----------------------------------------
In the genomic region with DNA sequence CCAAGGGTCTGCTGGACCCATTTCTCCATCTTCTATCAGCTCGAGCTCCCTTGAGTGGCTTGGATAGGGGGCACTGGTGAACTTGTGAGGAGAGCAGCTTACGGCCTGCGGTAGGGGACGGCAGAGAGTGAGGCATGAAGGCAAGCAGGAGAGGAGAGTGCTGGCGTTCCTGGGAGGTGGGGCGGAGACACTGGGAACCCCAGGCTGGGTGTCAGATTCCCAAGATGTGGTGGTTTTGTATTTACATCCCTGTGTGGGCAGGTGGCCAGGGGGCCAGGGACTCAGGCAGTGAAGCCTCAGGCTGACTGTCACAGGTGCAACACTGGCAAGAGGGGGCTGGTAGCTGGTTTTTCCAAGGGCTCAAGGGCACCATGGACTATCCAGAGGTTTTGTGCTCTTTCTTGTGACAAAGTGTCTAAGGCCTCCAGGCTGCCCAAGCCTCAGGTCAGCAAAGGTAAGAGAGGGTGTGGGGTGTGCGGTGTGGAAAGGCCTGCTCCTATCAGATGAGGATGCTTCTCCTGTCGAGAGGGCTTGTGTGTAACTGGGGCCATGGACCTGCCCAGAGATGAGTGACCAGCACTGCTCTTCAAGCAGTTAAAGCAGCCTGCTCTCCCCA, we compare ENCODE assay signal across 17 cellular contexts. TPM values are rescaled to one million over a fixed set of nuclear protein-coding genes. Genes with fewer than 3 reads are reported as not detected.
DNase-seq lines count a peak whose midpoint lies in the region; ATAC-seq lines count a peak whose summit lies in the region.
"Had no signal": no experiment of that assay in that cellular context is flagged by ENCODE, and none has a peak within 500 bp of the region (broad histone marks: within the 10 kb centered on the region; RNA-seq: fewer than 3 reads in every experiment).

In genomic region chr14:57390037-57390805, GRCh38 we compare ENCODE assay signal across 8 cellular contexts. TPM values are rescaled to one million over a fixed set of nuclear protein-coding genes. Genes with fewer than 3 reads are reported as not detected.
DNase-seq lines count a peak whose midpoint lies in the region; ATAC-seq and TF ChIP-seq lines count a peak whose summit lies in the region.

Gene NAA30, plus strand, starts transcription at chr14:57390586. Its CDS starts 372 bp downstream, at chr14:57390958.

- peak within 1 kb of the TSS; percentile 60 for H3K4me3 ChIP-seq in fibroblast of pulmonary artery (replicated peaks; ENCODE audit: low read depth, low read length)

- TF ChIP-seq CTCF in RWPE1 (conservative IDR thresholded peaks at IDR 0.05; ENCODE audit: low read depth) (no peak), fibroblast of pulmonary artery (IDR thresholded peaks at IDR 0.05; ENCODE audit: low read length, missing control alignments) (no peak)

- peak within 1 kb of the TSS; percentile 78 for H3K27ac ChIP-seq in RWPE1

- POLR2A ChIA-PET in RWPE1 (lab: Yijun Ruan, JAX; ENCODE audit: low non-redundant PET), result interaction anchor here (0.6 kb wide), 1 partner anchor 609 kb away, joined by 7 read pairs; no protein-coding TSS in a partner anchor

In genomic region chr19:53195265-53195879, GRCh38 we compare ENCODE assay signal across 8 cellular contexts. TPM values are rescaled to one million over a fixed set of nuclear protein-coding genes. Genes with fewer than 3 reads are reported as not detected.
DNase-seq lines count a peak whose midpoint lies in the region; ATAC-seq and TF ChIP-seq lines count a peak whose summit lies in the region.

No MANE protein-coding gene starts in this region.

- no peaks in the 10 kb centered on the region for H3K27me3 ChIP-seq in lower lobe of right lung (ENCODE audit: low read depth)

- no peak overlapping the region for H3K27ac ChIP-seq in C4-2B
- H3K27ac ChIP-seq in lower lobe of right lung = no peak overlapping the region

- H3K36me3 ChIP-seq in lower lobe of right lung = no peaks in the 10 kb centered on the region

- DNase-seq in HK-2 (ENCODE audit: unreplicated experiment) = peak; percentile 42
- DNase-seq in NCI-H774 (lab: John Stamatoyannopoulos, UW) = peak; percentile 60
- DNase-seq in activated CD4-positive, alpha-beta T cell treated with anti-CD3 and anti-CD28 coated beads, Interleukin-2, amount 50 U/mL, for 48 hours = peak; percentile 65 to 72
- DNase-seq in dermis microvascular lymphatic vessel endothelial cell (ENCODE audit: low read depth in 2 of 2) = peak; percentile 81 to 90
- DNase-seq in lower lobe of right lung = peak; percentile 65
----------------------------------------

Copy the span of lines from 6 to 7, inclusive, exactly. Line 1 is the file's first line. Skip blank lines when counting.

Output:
Gene NAA30, plus strand, starts transcription at chr14:57390586. Its CDS starts 372 bp downstream, at chr14:57390958.

- peak within 1 kb of the TSS; percentile 60 for H3K4me3 ChIP-seq in fibroblast of pulmonary artery (replicated peaks; ENCODE audit: low read depth, low read length)